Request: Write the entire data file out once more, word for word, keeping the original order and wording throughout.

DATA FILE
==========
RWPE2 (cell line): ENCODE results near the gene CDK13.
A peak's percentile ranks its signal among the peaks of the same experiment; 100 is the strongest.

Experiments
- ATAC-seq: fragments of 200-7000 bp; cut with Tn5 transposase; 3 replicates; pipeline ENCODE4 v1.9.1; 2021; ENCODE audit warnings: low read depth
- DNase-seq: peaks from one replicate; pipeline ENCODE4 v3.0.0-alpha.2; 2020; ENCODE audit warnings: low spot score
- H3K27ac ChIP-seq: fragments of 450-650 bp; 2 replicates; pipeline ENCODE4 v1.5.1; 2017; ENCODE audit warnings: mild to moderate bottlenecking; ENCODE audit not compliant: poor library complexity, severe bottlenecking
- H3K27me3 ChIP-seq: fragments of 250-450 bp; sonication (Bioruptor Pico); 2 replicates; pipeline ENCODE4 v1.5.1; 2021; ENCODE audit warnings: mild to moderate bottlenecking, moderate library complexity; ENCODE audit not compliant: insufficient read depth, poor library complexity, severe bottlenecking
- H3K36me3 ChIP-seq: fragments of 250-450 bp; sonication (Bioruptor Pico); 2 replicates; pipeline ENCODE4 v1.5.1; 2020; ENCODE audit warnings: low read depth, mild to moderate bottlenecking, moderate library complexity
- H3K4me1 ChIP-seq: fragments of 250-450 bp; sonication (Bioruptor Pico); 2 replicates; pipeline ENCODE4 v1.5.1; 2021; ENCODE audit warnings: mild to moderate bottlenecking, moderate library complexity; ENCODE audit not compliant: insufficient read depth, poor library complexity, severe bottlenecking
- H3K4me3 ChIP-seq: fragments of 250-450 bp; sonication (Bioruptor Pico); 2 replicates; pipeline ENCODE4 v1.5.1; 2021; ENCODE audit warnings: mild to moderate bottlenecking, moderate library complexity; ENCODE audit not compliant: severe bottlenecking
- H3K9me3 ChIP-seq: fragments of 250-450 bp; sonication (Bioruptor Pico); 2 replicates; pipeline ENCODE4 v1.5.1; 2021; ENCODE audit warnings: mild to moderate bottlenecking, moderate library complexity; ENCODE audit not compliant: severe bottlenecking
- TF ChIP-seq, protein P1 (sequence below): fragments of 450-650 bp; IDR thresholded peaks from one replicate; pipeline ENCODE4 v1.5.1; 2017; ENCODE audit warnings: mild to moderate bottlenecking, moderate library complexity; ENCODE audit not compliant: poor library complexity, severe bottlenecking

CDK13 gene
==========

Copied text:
RWPE2 (cell line): ENCODE results near the gene CDK13.
A peak's percentile ranks its signal among the peaks of the same experiment; 100 is the strongest.

Experiments
- ATAC-seq: fragments of 200-7000 bp; cut with Tn5 transposase; 3 replicates; pipeline ENCODE4 v1.9.1; 2021; ENCODE audit warnings: low read depth
- DNase-seq: peaks from one replicate; pipeline ENCODE4 v3.0.0-alpha.2; 2020; ENCODE audit warnings: low spot score
- H3K27ac ChIP-seq: fragments of 450-650 bp; 2 replicates; pipeline ENCODE4 v1.5.1; 2017; ENCODE audit warnings: mild to moderate bottlenecking; ENCODE audit not compliant: poor library complexity, severe bottlenecking
- H3K27me3 ChIP-seq: fragments of 250-450 bp; sonication (Bioruptor Pico); 2 replicates; pipeline ENCODE4 v1.5.1; 2021; ENCODE audit warnings: mild to moderate bottlenecking, moderate library complexity; ENCODE audit not compliant: insufficient read depth, poor library complexity, severe bottlenecking
- H3K36me3 ChIP-seq: fragments of 250-450 bp; sonication (Bioruptor Pico); 2 replicates; pipeline ENCODE4 v1.5.1; 2020; ENCODE audit warnings: low read depth, mild to moderate bottlenecking, moderate library complexity
- H3K4me1 ChIP-seq: fragments of 250-450 bp; sonication (Bioruptor Pico); 2 replicates; pipeline ENCODE4 v1.5.1; 2021; ENCODE audit warnings: mild to moderate bottlenecking, moderate library complexity; ENCODE audit not compliant: insufficient read depth, poor library complexity, severe bottlenecking
- H3K4me3 ChIP-seq: fragments of 250-450 bp; sonication (Bioruptor Pico); 2 replicates; pipeline ENCODE4 v1.5.1; 2021; ENCODE audit warnings: mild to moderate bottlenecking, moderate library complexity; ENCODE audit not compliant: severe bottlenecking
- H3K9me3 ChIP-seq: fragments of 250-450 bp; sonication (Bioruptor Pico); 2 replicates; pipeline ENCODE4 v1.5.1; 2021; ENCODE audit warnings: mild to moderate bottlenecking, moderate library complexity; ENCODE audit not compliant: severe bottlenecking
- TF ChIP-seq, protein P1 (sequence below): fragments of 450-650 bp; IDR thresholded peaks from one replicate; pipeline ENCODE4 v1.5.1; 2017; ENCODE audit warnings: mild to moderate bottlenecking, moderate library complexity; ENCODE audit not compliant: poor library complexity, severe bottlenecking

CDK13 gene